The serial bank robber and escapee is serving a 24-year jail term in Queensland for offences, including escaping custody and serious assault.
The 48-year-old could walk from the high-security Woodford Correctional Centre in Brisbane by September next year.
But WA Police say they will be ready and waiting to bring him back here the second he is released.
Abbott has escaped from custody three times in the past – for six months in 1985-86, five years from 1989-95 and six months in 1997-98.
He broke out of Fremantle Prison in 1989 while still having about 13 years to serve on a bank robbery conviction.
The criminal faces an escape custody charge in WA and is a prime suspect over a 1997 bank robbery in Mirrabooka.
He is wanted for questioning over other bank robberies, a gun-shop burglary and a car chase in which shots were fired at police by one of Abbott’s accomplices.
While on the run, he took pictures of himself and accomplices and it was incorrectly reported that he had sent them to police, leading to the Postcard Bandit nickname.
Abbott has applied to return to South Australia to face trial over an alleged bank raid in 1994.
He is suspected of robbing more than a dozen banks in Adelaide.
But WA Police said they expect to be first in line to extradite Abbott.
“We believe we would have first dibs at him because of the considerable prison time owed due to the escape and the fact he also faces serious other charges here, including a $500,000 bank robbery in Mirrabooka,” a police spokesman said.
“We don’t expect to have to get into a bidding war with other states.”
He said WA officers would travel to Queensland to make the extradition application.
Queensland Corrective Services spokesman Ross McSwain confirmed Abbott would be eligible to apply for parole in September 2011, although not due for release until October 29, 2020.
Former WA corrective services minister Margaret Quirk previously refused an interstate transfer application lodged on “welfare grounds” by Abbott so he could be closer to his mother.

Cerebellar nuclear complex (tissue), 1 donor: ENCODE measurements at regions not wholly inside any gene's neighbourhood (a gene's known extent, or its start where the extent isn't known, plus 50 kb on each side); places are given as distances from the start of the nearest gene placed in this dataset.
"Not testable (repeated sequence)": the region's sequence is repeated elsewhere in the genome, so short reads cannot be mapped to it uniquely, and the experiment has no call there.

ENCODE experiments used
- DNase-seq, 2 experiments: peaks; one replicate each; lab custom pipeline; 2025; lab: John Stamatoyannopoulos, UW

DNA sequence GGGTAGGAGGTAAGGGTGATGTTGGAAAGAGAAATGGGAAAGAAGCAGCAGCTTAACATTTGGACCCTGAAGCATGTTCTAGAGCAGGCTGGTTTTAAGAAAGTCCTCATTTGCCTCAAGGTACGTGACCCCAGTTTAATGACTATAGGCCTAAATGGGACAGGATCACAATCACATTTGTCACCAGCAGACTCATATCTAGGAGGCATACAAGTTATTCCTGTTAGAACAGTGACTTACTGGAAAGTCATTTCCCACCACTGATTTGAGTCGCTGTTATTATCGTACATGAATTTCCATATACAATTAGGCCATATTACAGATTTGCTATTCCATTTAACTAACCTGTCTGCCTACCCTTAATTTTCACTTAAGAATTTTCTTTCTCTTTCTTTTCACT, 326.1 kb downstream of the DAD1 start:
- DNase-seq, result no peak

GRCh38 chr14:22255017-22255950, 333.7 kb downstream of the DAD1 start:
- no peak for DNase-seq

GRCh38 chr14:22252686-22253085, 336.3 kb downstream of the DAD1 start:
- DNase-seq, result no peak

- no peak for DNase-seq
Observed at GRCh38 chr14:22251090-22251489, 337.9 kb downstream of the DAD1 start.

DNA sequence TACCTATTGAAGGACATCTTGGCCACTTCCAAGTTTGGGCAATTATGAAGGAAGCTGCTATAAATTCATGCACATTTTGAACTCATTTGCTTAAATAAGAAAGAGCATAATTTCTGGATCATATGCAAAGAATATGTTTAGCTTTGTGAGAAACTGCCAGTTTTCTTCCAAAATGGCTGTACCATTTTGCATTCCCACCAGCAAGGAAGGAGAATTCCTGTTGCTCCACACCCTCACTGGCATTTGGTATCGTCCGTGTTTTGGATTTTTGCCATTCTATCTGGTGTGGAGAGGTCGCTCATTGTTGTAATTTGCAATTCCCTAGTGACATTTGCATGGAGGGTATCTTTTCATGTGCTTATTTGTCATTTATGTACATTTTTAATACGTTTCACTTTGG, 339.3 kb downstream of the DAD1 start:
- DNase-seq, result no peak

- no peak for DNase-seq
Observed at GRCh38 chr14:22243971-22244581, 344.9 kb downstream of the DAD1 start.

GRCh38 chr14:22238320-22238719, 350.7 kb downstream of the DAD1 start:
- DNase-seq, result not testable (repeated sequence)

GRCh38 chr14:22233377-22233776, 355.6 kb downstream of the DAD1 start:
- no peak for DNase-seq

The Usual Suspect
PROGRAM TRANSCRIPT: Monday, 27 October , 2003
CAROLINE JONES: Hello, I’m Caroline Jones. Tonight’s Australian Story is about a bank robber said to have captured the public imagination in the style of a Ned Kelly or Ronnie Biggs. He’s Brenden Abbott, infamous as the ‘Postcard Bandit’, now serving what may be the longest continuous term of solitary confinement ever endured in an Australian jail. He’s serving 23 years for armed hold-ups and jail escapes in Queensland, and still wanted for offences in two other States. Brenden Abbott’s supporters say his folk hero status has been his undoing. But the authorities say he’s getting what he deserved. Tonight, friends and foes reveal their competing versions of Brenden Abbott.
LETTER FROM BRENDEN ABBOTT: “Dear Jackie, I have given up asking why it is that I still feel the way I do about you after all these years and what I have been through. It has to be chemistry, simple as that.”
JACKIE DINES: We’re both go-getters. We both wanted the same sort of things, but not looking for a luxurious life or the high life – just wanting to be happy.
LETTER FROM BRENDEN ABBOTT: “The only time I know I will never hear from you again is when you pass away. We both know how we feel about each other. It’s a shame how it is.”
JACKIE DINES: Brenden’s idea was to get married and have the white picket fence. In general, I think, in the back of his mind that’s really what he wanted, but he never achieved it. So, sadly it’s still hanging out there.
LETTER FROM BRENDEN ABBOTT: “A lot of misguided people “seem to think that I was some sort of hero. I want to state clearly that I regret the way my life has gone, and I don’t want it to be glamorised in any shape, manner or form.”
NEWS REPORTER: Brenden James Abbott was Australia’s most wanted man. MAN: He’s no hero. He’s somebody to be feared.
NEWS GRAB: His intelligence was very good but he was very dangerous.
SNR SGT JEFF BEAMAN: Brenden Abbot was probably the most professional person doing armed robberies I ever dealt with.
NEWS REPORTER: The robberies netted nearly $1 million, but it still wasn’t fully understood how he pulled the robberies off.
NEWS GRAB: My warning to the bank is, batten the hatches ’cause here he comes.
CHRIS NYST: Abbott, unfortunately, sets a few records. His successes have been more successful and his failures have been more spectacular.
NEWS GRAB: He will be treated as a dangerous criminal, which is what he is.
NEWS GRAB: I think what corrective services have got in store for him will certainly ensure that we’ll never need to chase him around the countryside again.
JACKIE DINES: Solitary confinement can eventually crush a man’s spirit and I think that that’s a very cruel way to bring someone down is to try and crush their spirit like that, because they’ll lose it. And then… Oh, sorry. It’s not nice, anyway. ‘Cause I know him the way he was. To see him now, it’s, like, “God, what have you done?”
THELMA SALMON: Brenden never had any problems with his schooling or anything. And he was always a smart one. He’d take things to pieces to see how they worked and put ’em back together. I don’t know how old he was when I said to him one day, I said, “When you start going out with a female,” I said, “are you gonna take her to pieces and try to put her back together?” And he said, “Mum!” And I said, “No?” I said, “Well?” But there was nothing that he couldn’t take apart.
LETTER FROM BRENDEN ABBOTT: “In 1974 I was involved in an incident “that was a major turning point in my life. “It resulted in me being charged with assault for hitting a girl at school with a bike pump. It was by no means a savage attack. I was sentenced to be a ward of the state.”